BILOXI -- MGM Park was full of nostalgia Saturday as two members of The Beach Boys accompanied Gov. Phil Bryant to select the "Best Cruiser on the Beach," a vintage car contest organized by Tim Bennett, an owner of the Biloxi Shuckers.
About a dozen pre-1970 vintage cars awaited inspection by Beach Boys co-founder Mike Love and vocalist Bruce Johnston, who joined the California surfer band in 1965.
The Rock and Roll Hall of Famers were accompanied by a handful of other judges, including Bryant and Biloxi Mayor Andrew "FoFo" Gilich.
Notable standouts among the vehicles were a 1968 Chevy Camaro SS in pristine condition, a 1931 Ford Model-A and a 1960s Chevy Impala SS 409 -- a car the Beach Boys immortalized in their hit song "409."
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Gilich said he really liked the 409 and the "sweet little old lady" who owned it.
"She really was 'The Little Old Lady from Pasadena,'" Gilich said, referencing the 1964 Jan and Dean hit song, which was also performed by the Beach Boys.
Bryant, who is a classic car enthusiast, talked with the musicians about his '55 Chevrolet Nomad.
"It's cashmere blue with pearl white tops," Bryant said.
Remarking on the governor's car, Love said the Nomad was the ancestor of the modern-day SUV.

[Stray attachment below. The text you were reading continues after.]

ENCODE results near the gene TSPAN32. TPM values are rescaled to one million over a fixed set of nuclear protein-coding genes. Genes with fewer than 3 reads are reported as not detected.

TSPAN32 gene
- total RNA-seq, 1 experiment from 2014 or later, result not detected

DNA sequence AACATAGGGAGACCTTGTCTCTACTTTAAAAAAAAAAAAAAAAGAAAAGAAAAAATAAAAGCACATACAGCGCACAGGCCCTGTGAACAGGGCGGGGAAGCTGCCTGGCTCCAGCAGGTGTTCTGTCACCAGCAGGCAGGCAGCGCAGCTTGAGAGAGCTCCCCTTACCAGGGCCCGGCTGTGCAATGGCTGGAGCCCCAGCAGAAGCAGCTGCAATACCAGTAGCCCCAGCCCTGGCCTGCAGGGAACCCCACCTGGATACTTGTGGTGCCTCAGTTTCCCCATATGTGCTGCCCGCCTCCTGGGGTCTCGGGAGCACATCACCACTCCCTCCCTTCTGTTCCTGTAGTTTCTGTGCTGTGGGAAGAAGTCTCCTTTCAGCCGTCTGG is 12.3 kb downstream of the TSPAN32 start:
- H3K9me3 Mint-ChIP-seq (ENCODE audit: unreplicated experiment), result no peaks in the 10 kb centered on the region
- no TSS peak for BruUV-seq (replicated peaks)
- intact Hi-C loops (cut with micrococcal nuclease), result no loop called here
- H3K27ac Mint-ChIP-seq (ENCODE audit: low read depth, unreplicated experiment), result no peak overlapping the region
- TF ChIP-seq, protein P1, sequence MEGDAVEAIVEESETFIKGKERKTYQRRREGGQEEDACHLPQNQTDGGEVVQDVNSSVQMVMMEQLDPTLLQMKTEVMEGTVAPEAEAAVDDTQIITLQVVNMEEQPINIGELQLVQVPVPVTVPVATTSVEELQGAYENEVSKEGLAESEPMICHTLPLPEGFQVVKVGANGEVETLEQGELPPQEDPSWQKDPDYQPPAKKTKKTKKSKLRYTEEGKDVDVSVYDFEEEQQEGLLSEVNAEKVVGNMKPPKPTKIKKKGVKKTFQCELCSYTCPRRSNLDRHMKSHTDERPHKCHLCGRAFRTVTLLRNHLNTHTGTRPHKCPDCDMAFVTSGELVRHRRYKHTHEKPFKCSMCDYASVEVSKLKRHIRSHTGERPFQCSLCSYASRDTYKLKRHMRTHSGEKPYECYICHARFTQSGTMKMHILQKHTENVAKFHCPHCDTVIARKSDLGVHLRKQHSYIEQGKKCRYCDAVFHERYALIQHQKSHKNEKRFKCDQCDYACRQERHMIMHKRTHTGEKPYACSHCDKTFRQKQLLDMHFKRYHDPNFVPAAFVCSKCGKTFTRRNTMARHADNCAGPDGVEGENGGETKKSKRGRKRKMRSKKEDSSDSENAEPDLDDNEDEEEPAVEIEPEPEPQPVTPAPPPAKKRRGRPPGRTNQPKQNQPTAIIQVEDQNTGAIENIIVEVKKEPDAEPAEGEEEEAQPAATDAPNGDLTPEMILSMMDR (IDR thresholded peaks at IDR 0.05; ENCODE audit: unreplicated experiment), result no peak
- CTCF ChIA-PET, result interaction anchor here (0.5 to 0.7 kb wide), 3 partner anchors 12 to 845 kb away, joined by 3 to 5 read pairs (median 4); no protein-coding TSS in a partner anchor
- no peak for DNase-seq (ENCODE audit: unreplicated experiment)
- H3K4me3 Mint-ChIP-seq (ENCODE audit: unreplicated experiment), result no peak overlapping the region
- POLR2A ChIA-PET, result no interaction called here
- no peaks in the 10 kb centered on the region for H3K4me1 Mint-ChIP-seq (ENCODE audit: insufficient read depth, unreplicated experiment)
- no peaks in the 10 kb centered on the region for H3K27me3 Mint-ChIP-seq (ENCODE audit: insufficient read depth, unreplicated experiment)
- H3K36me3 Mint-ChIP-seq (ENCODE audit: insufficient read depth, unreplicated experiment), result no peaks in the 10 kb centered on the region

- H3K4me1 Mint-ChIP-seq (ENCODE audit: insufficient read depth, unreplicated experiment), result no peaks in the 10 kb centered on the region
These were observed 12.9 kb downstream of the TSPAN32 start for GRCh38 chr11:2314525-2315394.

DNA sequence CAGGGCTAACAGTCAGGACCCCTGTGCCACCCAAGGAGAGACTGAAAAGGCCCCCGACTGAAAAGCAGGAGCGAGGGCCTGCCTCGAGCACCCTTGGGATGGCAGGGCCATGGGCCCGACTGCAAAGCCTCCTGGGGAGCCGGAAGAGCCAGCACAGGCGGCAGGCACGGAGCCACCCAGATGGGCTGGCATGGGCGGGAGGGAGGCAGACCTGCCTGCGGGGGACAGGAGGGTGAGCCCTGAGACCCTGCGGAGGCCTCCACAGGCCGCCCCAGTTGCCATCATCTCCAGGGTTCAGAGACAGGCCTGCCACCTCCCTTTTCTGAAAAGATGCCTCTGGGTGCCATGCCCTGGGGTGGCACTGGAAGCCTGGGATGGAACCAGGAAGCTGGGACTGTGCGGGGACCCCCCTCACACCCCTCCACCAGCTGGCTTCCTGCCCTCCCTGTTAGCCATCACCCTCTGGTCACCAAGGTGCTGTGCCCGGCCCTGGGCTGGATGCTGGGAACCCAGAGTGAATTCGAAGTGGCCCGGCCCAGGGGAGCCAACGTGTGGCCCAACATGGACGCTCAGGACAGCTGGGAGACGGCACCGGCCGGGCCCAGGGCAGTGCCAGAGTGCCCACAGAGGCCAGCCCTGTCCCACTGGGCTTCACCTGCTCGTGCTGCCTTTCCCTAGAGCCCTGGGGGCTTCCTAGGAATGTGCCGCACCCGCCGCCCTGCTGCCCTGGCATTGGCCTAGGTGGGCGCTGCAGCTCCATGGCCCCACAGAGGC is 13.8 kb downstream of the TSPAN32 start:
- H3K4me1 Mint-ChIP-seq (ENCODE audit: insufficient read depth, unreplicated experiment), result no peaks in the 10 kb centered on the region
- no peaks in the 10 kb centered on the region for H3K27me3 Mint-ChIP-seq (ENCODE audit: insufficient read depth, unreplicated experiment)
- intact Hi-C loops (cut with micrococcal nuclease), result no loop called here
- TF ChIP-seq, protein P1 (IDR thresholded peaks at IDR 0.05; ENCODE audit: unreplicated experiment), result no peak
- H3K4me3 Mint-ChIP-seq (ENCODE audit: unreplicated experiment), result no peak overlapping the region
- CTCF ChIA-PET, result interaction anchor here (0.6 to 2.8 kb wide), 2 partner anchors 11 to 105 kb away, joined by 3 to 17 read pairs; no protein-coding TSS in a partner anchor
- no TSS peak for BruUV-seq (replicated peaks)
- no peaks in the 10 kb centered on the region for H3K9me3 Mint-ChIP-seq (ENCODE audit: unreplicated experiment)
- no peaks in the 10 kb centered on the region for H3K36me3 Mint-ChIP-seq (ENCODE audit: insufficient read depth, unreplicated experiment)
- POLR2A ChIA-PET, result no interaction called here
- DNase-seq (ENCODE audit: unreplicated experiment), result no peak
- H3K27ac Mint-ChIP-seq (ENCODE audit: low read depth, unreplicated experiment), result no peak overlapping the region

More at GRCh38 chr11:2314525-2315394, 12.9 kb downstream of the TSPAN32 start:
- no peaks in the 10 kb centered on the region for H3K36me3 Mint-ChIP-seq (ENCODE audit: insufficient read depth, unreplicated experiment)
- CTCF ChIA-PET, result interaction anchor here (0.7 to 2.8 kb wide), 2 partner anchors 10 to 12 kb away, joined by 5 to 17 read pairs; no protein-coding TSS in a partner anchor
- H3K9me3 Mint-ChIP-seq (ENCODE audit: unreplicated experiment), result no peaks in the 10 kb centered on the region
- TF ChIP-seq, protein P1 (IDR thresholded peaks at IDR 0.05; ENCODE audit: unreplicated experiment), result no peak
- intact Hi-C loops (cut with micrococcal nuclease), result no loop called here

"The Nomad's a predecessor to the SUV," Love said. "It was a station wagon."
One car, a 1957 Ford Ranchero owned by Dan Crossley of Lafayette, La., emerged early on as a favorite and was picked as the winner.
"This one's really sweet -- this Ranchero," Bryant said. "I'm a '50s guy."
The governor's opinion was shared by Johnston, who actually owned a Ranchero as a young man growing up in Southern California.
"I learned how to surf when I had this car," Johnston said. "Out of 20, I gave it a 30, but I'm not biased."
Johnston's upbeat and magnetic personality attracted fans petitioning for autographs and photos all throughout his visit to the stadium. It seems music is not his only interest as he appeared to know quite a bit about the vehicles he was tasked with judging.
Johnston spotted an imposter among the autos. It was a car labeled as a Chevrolet Bel Air, but as Johnston inspected it, he had a puzzled look on his face.
"I'm pretty sure this is not a Chevy Bel Air," he said, trying to whisper to a few bystanders. "There's something about the window that seems off."
The owner of the car in question emerged and confessed that her car was actually a Chevrolet 210, the nearly identical but less expensive alternative to the Bel Air when it was sold in the 1950s.
"You see. I knew it," Johnston said with huge grin on his face. "That's the result of being old. We know about these cars."